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Bitcoin Crime Security The Almighty Buck

BitFloor Joins List of Compromised BitCoin Exchanges 232

hypnosec writes "An attacker managed to access an unencrypted backup of wallet keys and steal 24,000 BTC (worth more than a quarter million USD), following which Bitcoin exchange Bitfloor has been shut down while the investigation of the theft is going on. The attack was carried out sometime last night. In a forum post, Shtylman pleads with Bitcoin users that BitFloor needs their help."
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BitFloor Joins List of Compromised BitCoin Exchanges

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  • Not surprised ... (Score:2, Interesting)

    by gstoddart ( 321705 ) on Wednesday September 05, 2012 @10:15AM (#41234277) Homepage

    I'm not really surprised by this. Someone had the idea to create a purely virtual currency, and someone else has found it to be an attractive target.

    The fact that it is vulnerable to this kind of attack probably indicates there's some real flaws in how this currency is supposed to work -- or at least a few places where someone can get through the cracks.

    I remember when I first started hearing about this, and thinking "gee, I hope they've thought through all of the security issues". It's like security in operating systems ... there's tons of things you could overlook which can let someone in, and until it starts happening, you likely haven't even thought of all of them.

    I feel bad for anybody has lost their money on this, but I've been treating this like an experiment which has the potential to go really wrong. It's just so massively complex to try to design your own currency system that someone isn't going to try to exploit without going through a lot of growing pains.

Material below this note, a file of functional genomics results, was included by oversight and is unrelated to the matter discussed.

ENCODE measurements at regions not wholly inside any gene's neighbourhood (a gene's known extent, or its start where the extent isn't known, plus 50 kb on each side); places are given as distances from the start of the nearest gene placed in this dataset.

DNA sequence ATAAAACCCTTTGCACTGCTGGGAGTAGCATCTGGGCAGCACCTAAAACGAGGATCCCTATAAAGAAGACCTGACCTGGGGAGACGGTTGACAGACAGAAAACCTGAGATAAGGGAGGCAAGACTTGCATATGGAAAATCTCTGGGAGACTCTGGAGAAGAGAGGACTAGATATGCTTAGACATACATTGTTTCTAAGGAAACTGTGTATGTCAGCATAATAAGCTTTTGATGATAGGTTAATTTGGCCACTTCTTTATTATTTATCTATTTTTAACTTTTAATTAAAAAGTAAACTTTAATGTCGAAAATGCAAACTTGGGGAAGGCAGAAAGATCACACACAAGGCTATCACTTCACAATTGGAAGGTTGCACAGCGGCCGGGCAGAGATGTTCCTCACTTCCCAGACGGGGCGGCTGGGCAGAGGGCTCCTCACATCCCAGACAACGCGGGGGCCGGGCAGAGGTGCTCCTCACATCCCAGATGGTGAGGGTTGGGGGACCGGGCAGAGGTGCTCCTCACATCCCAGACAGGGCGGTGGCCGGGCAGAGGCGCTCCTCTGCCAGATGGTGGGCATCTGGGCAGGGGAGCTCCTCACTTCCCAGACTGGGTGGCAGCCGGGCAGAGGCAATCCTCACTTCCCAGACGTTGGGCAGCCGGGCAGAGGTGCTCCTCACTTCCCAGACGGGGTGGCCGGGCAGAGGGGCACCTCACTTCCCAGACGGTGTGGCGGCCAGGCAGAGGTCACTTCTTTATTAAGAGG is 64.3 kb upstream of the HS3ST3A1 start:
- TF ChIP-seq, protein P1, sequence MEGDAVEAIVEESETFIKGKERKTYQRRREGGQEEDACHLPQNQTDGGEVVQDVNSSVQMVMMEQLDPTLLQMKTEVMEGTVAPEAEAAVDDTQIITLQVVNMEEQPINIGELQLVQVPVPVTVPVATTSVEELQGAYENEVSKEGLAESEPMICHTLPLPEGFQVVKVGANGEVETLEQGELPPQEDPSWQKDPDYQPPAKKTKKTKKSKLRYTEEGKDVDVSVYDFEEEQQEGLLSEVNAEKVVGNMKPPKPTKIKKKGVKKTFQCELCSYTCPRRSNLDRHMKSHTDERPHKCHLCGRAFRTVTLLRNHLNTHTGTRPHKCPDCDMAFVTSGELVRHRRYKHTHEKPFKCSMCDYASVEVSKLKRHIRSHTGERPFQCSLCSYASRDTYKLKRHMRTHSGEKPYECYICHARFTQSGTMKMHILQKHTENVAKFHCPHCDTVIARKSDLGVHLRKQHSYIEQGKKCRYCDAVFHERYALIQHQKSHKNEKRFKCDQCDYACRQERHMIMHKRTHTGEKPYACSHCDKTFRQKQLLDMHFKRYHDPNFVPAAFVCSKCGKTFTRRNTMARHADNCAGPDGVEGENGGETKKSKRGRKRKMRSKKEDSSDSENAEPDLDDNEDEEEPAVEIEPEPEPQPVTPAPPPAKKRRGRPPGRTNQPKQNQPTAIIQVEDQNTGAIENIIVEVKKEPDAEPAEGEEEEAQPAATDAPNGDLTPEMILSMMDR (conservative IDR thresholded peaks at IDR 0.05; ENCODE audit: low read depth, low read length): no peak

• by Anonymous Coward on Wednesday September 05, 2012 @10:17AM (#41234305)

    Easy way to make money, set up a bitcoin exchange, run it long enough to get a couple 100 grand of bitcoins then steal them all from yourself, since bitcoin is untraceable there's really no way to get caught.

  • by Anonymous Coward on Wednesday September 05, 2012 @10:23AM (#41234377)

    Hello. Welcome to the 2010s. The "other online payment systems" are not just service providers anymore, they are also Boy Scouts, and a Neighborhood Watch. They take it upon themselves to determine who you can give money to, and to who you can not. Wikileaks is just one such example. There are also many outside of the US that are somehow considered to be in violation of US laws that of course don't apply to them.

    Therefore we need the equivalent of cash.

  • by wbr1 ( 2538558 ) on Wednesday September 05, 2012 @10:24AM (#41234397)
    Why the fuck was your backup of keys stored umencrypred? It costs only a vew cpu cycles.
    This smacks of an inside job, which given the nature of bitcoin, is far to easy.
    Set up exchange, collect keys, lose keys in 'compromise', profit. No ???? Needed.
  • by localman57 ( 1340533 ) on Wednesday September 05, 2012 @10:41AM (#41234561)
    People in places that Americans frequently view as backward and primative have had this figured out for a long time [wikipedia.org]

    Obviously, there's lots of ways things could go wrong, but I'd give them my money before I'd put it in a bitcoin exchange...
  • by Anonymous Coward on Wednesday September 05, 2012 @11:07AM (#41234927)

    The title of your post is spot on: you really don't get it.

    The amount of black money in the EU is well over 1000 billion euro. Try to picture that much money. Now imagine the corrupt Chinese official who was caught stacking piles of money inside his walls at home because he didn't know how to spend it. Understand that the communist party in China has over 70 million members, many of them an official of some sort. Now think about all the other corrupt places in the world.

    I think you get the idea. There's a ton of people who want to do business outside of official channels. Occasionally losing some money in an exchange that gets hacked is better than having your money rot inside a wall.

  • by erroneus ( 253617 ) on Wednesday September 05, 2012 @11:45AM (#41235405) Homepage

    I have heard from a source I cannot disclose that these attacks *might be* government sponsored.

    The notion here is that if governments actively attempted to outlaw, ban or block the use of this alternative currency, people would backlash and buckle down even tighter. (You can see how well the "war on terror" and the "war on drugs" has been working out.) Making this currency illegal will only create more criminals.

    Instead, it has been said that there is an extremely active initiative to discredit the risk and reliability of the currency.

    Personally, I am not sure whether this will work or not, but the purpose and the methods seem reasonable.

"You must have an IQ of at least half a million." -- Popeye